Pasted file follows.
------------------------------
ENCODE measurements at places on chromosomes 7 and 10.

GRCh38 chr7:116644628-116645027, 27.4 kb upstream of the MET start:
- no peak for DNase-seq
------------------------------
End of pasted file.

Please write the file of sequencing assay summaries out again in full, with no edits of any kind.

ENCODE measurements at places on chromosomes 7 and 10.

GRCh38 chr7:116644628-116645027, 27.4 kb upstream of the MET start:
- no peak for DNase-seq